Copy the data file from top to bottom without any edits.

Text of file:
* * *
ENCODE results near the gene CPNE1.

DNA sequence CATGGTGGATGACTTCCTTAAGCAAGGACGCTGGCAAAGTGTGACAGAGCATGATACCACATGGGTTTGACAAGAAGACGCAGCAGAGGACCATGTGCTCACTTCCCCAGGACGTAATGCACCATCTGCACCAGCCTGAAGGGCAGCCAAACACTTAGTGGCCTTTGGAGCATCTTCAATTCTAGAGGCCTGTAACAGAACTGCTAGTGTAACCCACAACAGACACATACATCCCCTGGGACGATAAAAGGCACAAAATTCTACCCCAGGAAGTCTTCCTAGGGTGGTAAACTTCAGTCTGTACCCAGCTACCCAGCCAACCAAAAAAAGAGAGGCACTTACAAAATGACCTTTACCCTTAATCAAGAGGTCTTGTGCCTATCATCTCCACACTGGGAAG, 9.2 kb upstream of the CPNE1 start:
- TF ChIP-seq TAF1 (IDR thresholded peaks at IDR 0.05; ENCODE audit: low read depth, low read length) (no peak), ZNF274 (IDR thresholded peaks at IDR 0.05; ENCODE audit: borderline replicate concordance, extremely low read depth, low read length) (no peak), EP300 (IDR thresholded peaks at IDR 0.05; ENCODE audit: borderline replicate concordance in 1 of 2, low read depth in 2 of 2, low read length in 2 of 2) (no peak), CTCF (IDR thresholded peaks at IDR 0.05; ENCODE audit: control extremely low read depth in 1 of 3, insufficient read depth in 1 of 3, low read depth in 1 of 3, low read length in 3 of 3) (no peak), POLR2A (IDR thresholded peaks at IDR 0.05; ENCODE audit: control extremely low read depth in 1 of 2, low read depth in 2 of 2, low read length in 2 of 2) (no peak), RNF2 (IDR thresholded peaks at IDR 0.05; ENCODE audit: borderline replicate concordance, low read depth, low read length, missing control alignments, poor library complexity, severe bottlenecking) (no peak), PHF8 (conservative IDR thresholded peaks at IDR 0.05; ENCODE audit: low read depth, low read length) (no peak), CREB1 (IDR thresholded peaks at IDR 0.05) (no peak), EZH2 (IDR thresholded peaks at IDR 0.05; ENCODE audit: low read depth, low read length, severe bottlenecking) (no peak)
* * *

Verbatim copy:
ENCODE results near the gene CPNE1.

DNA sequence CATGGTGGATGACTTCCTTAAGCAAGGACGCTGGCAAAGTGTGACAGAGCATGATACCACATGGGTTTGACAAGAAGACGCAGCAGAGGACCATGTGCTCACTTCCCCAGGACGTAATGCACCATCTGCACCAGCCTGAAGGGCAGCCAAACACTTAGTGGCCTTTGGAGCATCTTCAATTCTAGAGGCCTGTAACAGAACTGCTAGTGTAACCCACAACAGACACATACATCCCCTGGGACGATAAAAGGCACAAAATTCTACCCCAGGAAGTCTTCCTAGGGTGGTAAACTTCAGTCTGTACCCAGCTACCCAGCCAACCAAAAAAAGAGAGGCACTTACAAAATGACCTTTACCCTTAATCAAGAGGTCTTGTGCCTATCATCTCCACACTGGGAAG, 9.2 kb upstream of the CPNE1 start:
- TF ChIP-seq TAF1 (IDR thresholded peaks at IDR 0.05; ENCODE audit: low read depth, low read length) (no peak), ZNF274 (IDR thresholded peaks at IDR 0.05; ENCODE audit: borderline replicate concordance, extremely low read depth, low read length) (no peak), EP300 (IDR thresholded peaks at IDR 0.05; ENCODE audit: borderline replicate concordance in 1 of 2, low read depth in 2 of 2, low read length in 2 of 2) (no peak), CTCF (IDR thresholded peaks at IDR 0.05; ENCODE audit: control extremely low read depth in 1 of 3, insufficient read depth in 1 of 3, low read depth in 1 of 3, low read length in 3 of 3) (no peak), POLR2A (IDR thresholded peaks at IDR 0.05; ENCODE audit: control extremely low read depth in 1 of 2, low read depth in 2 of 2, low read length in 2 of 2) (no peak), RNF2 (IDR thresholded peaks at IDR 0.05; ENCODE audit: borderline replicate concordance, low read depth, low read length, missing control alignments, poor library complexity, severe bottlenecking) (no peak), PHF8 (conservative IDR thresholded peaks at IDR 0.05; ENCODE audit: low read depth, low read length) (no peak), CREB1 (IDR thresholded peaks at IDR 0.05) (no peak), EZH2 (IDR thresholded peaks at IDR 0.05; ENCODE audit: low read depth, low read length, severe bottlenecking) (no peak)